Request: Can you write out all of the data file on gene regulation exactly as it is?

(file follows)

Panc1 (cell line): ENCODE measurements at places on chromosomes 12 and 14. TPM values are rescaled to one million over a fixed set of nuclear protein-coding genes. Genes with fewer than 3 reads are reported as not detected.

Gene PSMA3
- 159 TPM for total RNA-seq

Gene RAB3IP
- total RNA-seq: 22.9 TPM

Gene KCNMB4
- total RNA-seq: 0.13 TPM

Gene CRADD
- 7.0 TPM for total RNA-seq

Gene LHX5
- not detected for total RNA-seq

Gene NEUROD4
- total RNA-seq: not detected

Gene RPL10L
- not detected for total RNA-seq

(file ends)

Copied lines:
Panc1 (cell line): ENCODE measurements at places on chromosomes 12 and 14. TPM values are rescaled to one million over a fixed set of nuclear protein-coding genes. Genes with fewer than 3 reads are reported as not detected.

Gene PSMA3
- 159 TPM for total RNA-seq

Gene RAB3IP
- total RNA-seq: 22.9 TPM

Gene KCNMB4
- total RNA-seq: 0.13 TPM

Gene CRADD
- 7.0 TPM for total RNA-seq

Gene LHX5
- not detected for total RNA-seq

Gene NEUROD4
- total RNA-seq: not detected

Gene RPL10L
- not detected for total RNA-seq